# Use the PowerShell If Statement and PowerShell Switch Statement

When it comes to making decisions and branching logic in our PowerShell scripts, we commonly use the PowerShell If statement and PowerShell Switch statement.

## The PowerShell If Statement

The `If` statement is a fundamental control structure in almost every programming language, and PowerShell is no exception. It allows us to execute a block of code based on a condition. Here’s the basic syntax of an `If` statement in PowerShell:

``````if (condition) {
# Code to execute if the condition is true
}``````

Here’s an example of using an `If` statement to check if a number is greater than 10:

``````\$number = 15
if (\$number -gt 10) {
Write-Host "The number is greater than 10."
}``````

In this example, the code within the curly braces will be executed because the condition `\$number -gt 10` is true.

### Common Logical Operators

When working with `If` statements, we can use common logical operators to create conditions. Here are some of the most commonly used logical operators:

• Equality ( `-eq` ): Checks if two values are equal.
• Inequality ( `-ne` ): Checks if two values are not equal.
• Greater Than ( `-gt` ) and Less Than ( `-lt` ): Checks if one value is greater than or less than another value.
• Greater Than or Equal To ( `-ge` ) and Less Than or Equal To ( `-le` ): Checks if one value is greater than or equal to or less than or equal to another value.
• Logical AND ( `-and` ): Checks if multiple conditions are true.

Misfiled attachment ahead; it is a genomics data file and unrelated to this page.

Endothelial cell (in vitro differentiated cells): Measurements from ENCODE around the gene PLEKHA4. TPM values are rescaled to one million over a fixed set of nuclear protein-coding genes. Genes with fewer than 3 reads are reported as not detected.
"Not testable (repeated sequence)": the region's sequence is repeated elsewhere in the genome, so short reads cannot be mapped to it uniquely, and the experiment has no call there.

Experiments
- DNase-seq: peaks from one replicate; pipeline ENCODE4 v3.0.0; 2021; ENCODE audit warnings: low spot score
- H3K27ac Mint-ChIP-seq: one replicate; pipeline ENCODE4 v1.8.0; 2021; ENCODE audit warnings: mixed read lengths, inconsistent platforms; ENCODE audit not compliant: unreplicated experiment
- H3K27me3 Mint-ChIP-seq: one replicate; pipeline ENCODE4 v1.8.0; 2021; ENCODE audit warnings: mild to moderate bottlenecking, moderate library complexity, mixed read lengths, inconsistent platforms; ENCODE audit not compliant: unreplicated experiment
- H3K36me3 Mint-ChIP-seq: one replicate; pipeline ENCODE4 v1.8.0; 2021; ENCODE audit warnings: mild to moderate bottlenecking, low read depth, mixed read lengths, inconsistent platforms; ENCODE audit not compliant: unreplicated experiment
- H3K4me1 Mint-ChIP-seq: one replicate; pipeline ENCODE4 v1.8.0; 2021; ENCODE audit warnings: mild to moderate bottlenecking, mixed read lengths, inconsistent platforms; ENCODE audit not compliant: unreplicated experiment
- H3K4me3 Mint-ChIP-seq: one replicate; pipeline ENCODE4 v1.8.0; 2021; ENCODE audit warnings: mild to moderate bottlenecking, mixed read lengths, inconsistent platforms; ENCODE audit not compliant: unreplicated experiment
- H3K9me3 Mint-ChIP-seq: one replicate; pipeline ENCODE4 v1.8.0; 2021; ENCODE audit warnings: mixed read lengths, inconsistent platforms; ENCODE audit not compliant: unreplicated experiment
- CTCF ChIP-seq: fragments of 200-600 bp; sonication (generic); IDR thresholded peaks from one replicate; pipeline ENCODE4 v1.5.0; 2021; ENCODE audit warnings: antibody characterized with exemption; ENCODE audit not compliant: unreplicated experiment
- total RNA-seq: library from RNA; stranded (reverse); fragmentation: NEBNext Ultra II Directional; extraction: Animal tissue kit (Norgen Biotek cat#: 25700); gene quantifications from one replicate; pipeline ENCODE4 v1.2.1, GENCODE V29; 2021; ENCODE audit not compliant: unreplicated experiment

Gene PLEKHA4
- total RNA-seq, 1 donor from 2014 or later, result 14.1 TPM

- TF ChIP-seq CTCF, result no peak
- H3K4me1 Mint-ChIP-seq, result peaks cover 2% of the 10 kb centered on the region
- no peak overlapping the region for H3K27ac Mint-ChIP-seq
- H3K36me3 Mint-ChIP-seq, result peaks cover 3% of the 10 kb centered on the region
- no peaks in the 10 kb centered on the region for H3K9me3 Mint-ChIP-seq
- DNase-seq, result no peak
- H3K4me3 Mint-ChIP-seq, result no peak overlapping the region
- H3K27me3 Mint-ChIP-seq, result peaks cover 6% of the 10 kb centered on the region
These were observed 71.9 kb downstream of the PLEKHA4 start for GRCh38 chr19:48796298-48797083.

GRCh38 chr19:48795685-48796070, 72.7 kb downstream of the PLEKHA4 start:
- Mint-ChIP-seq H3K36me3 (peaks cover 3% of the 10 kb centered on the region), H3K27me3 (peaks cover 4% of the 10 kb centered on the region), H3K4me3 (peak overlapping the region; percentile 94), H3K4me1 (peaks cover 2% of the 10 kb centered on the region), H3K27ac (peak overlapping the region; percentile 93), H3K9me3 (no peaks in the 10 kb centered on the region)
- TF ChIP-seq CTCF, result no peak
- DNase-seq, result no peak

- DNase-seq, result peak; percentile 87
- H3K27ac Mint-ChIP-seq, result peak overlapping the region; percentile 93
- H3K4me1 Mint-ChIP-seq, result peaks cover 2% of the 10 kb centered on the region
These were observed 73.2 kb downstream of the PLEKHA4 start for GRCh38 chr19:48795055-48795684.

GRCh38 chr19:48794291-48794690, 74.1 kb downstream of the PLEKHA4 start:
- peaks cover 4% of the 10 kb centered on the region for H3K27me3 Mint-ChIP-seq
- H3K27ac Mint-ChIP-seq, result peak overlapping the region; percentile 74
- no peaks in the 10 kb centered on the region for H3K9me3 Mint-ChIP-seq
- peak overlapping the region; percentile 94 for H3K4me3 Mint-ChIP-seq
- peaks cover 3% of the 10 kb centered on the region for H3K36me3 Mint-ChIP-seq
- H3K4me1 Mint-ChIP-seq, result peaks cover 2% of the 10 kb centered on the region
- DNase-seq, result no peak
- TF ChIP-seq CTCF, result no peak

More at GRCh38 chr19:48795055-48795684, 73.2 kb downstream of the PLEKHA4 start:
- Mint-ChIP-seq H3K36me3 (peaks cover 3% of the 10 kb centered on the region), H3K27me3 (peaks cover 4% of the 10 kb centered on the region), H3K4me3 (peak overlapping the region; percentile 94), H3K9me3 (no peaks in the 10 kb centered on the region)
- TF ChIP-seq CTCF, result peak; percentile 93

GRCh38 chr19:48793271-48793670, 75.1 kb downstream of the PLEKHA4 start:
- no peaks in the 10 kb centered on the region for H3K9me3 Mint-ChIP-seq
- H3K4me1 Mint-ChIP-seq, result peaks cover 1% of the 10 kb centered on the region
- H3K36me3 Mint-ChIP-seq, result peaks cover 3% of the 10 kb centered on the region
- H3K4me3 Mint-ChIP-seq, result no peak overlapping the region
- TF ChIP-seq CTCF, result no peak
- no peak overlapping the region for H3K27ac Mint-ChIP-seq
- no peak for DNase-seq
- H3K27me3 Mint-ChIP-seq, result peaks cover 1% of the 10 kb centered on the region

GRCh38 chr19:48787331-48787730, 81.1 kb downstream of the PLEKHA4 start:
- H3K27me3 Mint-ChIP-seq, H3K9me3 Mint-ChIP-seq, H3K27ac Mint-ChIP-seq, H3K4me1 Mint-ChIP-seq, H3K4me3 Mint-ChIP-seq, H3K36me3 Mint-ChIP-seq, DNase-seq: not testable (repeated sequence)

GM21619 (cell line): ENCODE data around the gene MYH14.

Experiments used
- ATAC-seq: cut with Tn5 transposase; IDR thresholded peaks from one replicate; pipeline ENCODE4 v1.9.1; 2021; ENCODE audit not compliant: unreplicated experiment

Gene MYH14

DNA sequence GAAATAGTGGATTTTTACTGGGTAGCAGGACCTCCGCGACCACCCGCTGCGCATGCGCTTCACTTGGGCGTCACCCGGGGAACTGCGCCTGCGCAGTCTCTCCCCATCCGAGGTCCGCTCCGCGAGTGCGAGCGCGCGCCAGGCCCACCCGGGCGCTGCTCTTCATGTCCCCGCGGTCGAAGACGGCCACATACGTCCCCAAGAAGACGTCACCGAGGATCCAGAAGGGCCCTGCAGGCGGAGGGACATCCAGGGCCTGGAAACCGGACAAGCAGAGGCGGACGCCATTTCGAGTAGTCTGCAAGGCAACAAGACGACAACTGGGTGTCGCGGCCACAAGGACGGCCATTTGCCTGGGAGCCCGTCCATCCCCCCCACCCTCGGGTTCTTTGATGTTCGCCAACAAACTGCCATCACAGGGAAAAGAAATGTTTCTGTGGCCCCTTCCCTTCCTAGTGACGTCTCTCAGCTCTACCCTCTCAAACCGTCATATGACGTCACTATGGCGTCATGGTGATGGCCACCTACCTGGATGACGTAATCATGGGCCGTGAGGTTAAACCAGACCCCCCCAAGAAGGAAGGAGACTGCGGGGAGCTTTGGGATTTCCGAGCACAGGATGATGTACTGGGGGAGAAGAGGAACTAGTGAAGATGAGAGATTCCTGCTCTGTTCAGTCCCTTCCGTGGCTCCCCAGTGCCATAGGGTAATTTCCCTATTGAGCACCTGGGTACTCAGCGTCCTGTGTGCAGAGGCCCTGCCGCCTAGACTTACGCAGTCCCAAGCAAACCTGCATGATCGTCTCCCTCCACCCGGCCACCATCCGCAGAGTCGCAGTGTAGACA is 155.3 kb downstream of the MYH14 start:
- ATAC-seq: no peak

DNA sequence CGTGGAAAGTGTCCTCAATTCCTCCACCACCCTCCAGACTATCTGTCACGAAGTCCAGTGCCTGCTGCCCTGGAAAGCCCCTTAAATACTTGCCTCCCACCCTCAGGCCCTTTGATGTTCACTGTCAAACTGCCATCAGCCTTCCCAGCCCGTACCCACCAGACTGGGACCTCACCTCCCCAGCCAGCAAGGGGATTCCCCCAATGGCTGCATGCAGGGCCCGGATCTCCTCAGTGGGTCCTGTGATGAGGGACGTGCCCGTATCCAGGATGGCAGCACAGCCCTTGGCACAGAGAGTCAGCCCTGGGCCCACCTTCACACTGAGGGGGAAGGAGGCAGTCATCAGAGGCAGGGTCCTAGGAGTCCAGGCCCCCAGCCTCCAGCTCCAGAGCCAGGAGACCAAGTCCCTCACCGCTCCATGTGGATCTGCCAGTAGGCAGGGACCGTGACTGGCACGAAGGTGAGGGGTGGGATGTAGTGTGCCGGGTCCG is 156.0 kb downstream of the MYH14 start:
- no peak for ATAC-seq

• Logical OR ( `-or` ): Checks if at least one of multiple conditions is true.
• Logical NOT ( `-not` ) or Negation ( `!` ): Reverses the logical value of a condition.

We can combine these logical operators to create complex conditions for our `If` statements, allowing us to make decisions based on multiple factors and criteria in our PowerShell scripts. For example:

``````\$number = 15
if (\$number -gt 10 -and \$number -lt 20) {
Write-Host "The number is greater than 10."
}``````

## The PowerShell Switch Statement

The `Switch` statement is a powerful tool for handling multiple conditions in a concise manner. It’s especially useful when we need to perform different actions based on the value of a variable. The `Switch` statement can be more readable than a series of nested `If` statements.

Here’s the basic syntax of a `Switch` statement in PowerShell:

``````switch (expression) {
value1 { # Code to execute if expression matches value1 }
value2 { # Code to execute if expression matches value2 }
default { # Code to execute if no match is found }
}``````

Here’s an example of using a `Switch` statement to categorize fruit based on its colour:

``````\$fruit = "apple"
switch (\$fruit) {
"banana" {
Write-Host "This is a yellow fruit."
}
"apple" {
Write-Host "This is a red fruit."
}
default {
Write-Host "Unknown fruit."
}
}``````

In this example, the code within the block corresponding to the value “apple” is executed because `\$fruit` matches “apple.”

The If statement and Switch statement are essential for making decisions in our scripts and can be used in a wide range of scenarios.